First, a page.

Quinidine in the Treatment of Auricular Arrhythmias
THE clinical efficacy of a drug is determined by weighing the anticipated benefits from its use against the danger of toxic effects. Lack of appreciation of this fact has led to misunderstanding relative to the value of quinidine. When properly employed, quinidine is a safe and effective drug in the treatment of certain auricular arrhythmias. Increasing interest in the cardiac arrhythmias in recent years warrants a review of the toxic and therapeutic effects of quinidine.
Physiologic Action, Dosage, and Toxic Effects of Quinidine
Quinidine prolongs conduction recovery in the auricular muscle and slows the rate of discharge from cctopic foci. It raises the threshold in experimental production of auricular arrhythmias.1 The importance of decrease in vagal tone secondary to the use of the drug is not known.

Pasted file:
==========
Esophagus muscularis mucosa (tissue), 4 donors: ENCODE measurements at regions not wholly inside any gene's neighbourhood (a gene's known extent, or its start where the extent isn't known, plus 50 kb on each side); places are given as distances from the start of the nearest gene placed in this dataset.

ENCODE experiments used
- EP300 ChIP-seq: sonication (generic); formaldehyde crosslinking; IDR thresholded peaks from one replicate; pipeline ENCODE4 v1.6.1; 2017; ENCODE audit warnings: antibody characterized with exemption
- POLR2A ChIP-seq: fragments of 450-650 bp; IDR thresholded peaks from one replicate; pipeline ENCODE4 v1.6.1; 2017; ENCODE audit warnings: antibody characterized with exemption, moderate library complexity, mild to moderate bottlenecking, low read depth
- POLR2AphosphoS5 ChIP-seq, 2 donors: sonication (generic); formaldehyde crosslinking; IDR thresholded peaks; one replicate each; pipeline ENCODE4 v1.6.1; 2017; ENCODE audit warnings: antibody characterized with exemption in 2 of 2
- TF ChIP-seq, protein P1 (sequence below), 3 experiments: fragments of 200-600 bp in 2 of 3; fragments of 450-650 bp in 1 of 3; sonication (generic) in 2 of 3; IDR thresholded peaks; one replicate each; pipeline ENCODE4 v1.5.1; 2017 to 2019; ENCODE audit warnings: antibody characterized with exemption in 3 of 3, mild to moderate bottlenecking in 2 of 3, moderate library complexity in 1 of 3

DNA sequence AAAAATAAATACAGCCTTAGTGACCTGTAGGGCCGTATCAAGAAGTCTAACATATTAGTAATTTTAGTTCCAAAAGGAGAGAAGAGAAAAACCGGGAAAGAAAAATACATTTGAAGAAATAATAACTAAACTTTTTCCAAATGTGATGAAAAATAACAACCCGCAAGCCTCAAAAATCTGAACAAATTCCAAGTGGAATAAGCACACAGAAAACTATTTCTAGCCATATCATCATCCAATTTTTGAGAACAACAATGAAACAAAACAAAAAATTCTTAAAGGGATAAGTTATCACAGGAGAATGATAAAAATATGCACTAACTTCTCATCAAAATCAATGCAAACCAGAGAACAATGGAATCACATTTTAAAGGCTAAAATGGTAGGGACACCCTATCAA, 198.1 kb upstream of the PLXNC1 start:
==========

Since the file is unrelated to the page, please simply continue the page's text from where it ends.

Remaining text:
It has been demonstrated that the maximum level of concentration in the blood after oral administration of quinidine is attained in about two hours.2 For this reason, when quinidine is used in the treatment of important auricular arrhythmias, it should be given at intervals of two hours, usually in a dosage of 0.4 Gm. of quinidine sulfate for five closes. Quinidine has cumulative action, so that gradually increasing concentrations in the blood arc achieved. Even 12 hours after the last dose, the blood level remains about 40 per cent of the maximum level; for this reason, the same dosage schedule on the second day may be of therapeutic benefit. If the arrhythmia persists, the dosage may be increased to 0.6 Gm. every . . .